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I agree with both Muggle and Airman that EACs can be effective in reducing fine dust IF they are serviced regularly AND if the installation was done properly. EACs MUST be properly cleaned at least every two weeks and most assuredly should be preceded by a pleated box filter to catch most of the dirt and dust.

Since very few people want to clean their filters this often the option is a four-inch thick pleated box filter. With this filter you should be able to get a minimum of six months service and possibly as much as a year of service.

The reason is that a non-electronic filter simply gets better at filtering the dirtier it gets whereas the electronic filter is just the opposite. The EAC has a very low resistance to airflow and does a great job of removing the smallest particles, even smoke, from the air but it cannot HOLD the dirt. Once the EAC plates get the smallest amount of dirt/dust they simply cannot hold any more and the dust simply goes right through. With a pleated filter it starts out with a low resistance to air flow but it holds the dirt and over time the resistance to the air flow increases substantially. While this DOES increase the filtering process the increased resistance also is potentially damaging to the furnace or air conditioning heat exchangers.

A clean and properly operating EAC produces very little ozone. A dirty EAC can produce a lot of ozone.
 
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Old 12-25-12, 06:56 PM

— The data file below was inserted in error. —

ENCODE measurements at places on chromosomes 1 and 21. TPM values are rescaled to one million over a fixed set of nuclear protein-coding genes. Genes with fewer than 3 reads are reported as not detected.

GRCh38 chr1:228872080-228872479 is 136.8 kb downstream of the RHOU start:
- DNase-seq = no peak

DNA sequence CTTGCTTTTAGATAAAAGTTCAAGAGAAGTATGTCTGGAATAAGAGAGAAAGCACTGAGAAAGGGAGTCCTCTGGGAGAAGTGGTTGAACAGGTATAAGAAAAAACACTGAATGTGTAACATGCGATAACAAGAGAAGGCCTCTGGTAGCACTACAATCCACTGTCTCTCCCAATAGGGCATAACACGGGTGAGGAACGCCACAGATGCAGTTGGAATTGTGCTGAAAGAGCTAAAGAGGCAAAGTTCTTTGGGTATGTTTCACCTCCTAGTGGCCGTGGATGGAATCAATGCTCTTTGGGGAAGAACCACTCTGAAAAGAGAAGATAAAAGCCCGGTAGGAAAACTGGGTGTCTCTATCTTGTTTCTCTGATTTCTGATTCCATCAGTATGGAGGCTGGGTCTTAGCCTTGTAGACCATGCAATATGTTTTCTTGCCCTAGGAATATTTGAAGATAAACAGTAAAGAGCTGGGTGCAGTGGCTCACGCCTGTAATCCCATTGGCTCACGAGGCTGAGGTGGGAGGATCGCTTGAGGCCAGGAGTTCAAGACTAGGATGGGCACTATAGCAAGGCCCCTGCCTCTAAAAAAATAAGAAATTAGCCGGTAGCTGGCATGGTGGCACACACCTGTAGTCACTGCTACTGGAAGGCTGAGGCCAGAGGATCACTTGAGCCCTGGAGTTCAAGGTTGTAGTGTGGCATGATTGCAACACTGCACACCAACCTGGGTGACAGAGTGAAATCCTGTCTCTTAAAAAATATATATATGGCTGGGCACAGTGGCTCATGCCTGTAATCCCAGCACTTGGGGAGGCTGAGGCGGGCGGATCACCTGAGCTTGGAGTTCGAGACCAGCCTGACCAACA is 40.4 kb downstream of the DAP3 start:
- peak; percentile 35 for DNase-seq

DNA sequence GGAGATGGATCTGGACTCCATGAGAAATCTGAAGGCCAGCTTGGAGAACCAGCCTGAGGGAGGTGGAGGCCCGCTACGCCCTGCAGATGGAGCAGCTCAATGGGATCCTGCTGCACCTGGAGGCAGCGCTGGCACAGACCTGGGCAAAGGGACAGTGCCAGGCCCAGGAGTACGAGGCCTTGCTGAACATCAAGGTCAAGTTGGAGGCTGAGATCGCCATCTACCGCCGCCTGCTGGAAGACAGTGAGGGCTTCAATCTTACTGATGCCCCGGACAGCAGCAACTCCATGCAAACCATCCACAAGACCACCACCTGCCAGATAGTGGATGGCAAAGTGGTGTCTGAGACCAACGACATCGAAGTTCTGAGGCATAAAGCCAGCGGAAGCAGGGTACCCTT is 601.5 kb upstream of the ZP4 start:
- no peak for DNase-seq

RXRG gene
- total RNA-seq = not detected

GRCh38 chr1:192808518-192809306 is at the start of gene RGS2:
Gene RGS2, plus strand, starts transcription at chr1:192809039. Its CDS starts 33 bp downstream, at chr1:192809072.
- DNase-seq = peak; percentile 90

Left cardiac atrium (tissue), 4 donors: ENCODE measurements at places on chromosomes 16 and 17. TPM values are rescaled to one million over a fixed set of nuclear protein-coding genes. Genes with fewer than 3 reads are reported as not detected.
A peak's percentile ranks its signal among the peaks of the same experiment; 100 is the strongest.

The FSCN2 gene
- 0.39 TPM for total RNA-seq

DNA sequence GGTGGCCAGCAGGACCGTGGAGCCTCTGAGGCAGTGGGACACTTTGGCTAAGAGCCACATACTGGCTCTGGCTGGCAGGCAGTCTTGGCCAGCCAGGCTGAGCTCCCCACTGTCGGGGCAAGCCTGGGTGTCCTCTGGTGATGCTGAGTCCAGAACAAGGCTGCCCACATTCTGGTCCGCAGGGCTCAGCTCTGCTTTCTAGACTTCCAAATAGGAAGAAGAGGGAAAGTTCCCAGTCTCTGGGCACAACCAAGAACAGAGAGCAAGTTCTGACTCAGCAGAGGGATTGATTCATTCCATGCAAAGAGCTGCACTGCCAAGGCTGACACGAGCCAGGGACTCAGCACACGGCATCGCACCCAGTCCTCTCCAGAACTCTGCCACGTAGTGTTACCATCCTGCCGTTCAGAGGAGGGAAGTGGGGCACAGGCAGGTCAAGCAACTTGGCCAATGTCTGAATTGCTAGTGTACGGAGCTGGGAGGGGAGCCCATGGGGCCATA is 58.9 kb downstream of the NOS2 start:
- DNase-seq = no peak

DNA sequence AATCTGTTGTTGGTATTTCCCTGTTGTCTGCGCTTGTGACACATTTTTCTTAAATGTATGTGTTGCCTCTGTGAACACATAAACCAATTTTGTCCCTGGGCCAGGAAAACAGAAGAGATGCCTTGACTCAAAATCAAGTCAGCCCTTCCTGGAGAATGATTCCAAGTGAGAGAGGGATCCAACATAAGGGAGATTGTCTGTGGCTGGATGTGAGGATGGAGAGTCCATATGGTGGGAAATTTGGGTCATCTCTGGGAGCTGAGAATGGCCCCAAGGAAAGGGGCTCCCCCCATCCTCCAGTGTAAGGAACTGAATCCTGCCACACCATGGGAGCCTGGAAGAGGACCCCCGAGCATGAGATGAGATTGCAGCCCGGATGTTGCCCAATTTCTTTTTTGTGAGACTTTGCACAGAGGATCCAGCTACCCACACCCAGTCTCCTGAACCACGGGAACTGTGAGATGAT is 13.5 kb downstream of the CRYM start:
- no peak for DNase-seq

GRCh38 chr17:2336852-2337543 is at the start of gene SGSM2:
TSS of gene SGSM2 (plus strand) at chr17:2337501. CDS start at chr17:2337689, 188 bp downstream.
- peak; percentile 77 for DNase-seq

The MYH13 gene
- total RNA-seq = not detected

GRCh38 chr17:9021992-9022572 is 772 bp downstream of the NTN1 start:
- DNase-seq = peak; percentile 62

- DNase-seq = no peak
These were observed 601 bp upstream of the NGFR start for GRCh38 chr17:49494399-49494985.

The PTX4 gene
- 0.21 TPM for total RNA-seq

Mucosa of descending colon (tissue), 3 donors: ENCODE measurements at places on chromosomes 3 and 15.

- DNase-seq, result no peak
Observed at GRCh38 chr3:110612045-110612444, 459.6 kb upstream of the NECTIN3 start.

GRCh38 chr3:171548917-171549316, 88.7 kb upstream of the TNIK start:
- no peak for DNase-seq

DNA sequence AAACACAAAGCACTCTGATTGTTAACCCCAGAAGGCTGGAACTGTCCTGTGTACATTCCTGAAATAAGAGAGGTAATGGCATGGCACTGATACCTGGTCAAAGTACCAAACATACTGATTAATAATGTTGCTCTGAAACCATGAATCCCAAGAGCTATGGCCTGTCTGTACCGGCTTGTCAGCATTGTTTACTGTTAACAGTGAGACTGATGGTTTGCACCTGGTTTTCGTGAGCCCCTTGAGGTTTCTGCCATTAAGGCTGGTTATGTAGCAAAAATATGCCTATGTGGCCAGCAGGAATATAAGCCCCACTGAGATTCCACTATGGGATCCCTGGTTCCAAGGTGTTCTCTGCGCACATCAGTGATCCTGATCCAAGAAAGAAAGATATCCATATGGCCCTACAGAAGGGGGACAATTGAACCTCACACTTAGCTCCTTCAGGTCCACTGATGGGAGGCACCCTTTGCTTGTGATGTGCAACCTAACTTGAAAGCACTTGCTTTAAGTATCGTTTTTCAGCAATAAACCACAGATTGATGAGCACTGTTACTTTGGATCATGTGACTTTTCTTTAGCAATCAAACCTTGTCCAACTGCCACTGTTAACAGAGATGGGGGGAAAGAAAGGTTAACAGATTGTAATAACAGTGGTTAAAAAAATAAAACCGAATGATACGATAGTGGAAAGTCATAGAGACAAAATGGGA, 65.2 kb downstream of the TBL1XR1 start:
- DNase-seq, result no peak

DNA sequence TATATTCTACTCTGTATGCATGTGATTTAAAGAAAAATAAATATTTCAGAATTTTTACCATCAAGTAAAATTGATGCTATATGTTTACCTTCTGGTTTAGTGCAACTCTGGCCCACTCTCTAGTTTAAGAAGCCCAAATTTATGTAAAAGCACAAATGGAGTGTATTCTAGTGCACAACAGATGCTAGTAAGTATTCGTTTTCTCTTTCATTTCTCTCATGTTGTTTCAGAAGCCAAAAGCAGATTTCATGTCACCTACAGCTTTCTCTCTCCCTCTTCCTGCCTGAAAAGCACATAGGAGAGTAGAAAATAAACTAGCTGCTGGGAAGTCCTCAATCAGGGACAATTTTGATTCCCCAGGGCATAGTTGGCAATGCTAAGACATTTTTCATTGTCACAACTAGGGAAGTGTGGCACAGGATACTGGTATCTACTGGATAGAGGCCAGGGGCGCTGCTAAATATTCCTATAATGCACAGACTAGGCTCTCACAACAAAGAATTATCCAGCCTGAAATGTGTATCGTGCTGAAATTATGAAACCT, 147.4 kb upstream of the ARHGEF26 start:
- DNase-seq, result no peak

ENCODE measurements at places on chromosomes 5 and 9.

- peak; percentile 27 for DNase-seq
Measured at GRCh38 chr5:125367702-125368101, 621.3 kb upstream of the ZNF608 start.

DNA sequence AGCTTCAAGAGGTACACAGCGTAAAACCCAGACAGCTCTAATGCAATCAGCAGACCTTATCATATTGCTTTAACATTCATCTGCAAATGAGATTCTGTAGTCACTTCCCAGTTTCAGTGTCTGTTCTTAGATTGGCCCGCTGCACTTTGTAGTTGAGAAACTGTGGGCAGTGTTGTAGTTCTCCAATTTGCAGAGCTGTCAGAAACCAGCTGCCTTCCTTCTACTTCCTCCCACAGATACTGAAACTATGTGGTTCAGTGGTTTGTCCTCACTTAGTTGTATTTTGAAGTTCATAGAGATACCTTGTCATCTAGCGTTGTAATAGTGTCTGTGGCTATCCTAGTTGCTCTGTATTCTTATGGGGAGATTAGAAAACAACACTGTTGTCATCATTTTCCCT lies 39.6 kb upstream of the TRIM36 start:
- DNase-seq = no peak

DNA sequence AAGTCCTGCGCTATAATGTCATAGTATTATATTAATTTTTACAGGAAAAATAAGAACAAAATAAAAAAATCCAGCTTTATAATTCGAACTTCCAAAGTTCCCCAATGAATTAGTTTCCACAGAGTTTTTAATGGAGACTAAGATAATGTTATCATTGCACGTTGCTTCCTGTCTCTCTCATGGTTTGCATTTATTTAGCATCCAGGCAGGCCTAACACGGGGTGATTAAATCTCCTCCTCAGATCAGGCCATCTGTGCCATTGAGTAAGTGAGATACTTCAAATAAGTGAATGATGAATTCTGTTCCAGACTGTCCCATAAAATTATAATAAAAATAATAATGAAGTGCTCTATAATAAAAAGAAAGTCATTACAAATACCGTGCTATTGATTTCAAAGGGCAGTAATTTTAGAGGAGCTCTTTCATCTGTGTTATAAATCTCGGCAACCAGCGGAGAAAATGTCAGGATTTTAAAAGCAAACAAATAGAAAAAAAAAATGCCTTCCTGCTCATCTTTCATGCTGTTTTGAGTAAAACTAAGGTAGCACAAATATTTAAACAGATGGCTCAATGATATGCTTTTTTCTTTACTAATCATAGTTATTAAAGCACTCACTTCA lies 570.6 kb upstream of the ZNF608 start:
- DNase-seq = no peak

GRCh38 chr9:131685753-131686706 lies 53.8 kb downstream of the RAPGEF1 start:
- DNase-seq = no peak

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Great. I originally had a 2" pleated but my furnace hits the high limit due to inadequate airflow. The company that installed & maintains my furnace (Air Conditioning Engineers in Utica, MI) suggested the EAC would do a much better filtering job, be better for my wifes allergies, and fix the airflow issue. So I paid hundreds for the install and it's done none of these things.
 
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Old 12-25-12, 10:10 PM
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4-5" pleated filters are much less restrictive than 2" filters.

Having a 2" filter cause a limit to trip indicates that the furnace is barely moving enough air to begin with. (causes: undersized ducts, dirty cooling coil, blower speed set wrong, furnace overfired - ie, gas pressure set wrong)
 
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Old 12-29-12, 01:29 PM
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Isn't the media the same, 2" vs 4"? The thicker one just holds more dirt before restricting flow...?

The above mentioned "experts" have been out several times to remedy the problem. Before recommending the EAC they increased the fan speed (no change), and cut a hole in the return in the basement (impressive, eh?). Until recently I didn't have AC so there was no restriction due to A-coil.
 
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Old 12-29-12, 05:01 PM
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Pleated media filters have a lower pressure drop than pleated 1" filters even when clean.

Adding an a/c coil does reduce airflow to extent.

The best thing you can do is get the static pressure on the supply and return checked. Any contractor who doesn't know what static pressure is or how to measure it won't be of any help - there's no point of making changes to the ductwork without diagnosing the problem first.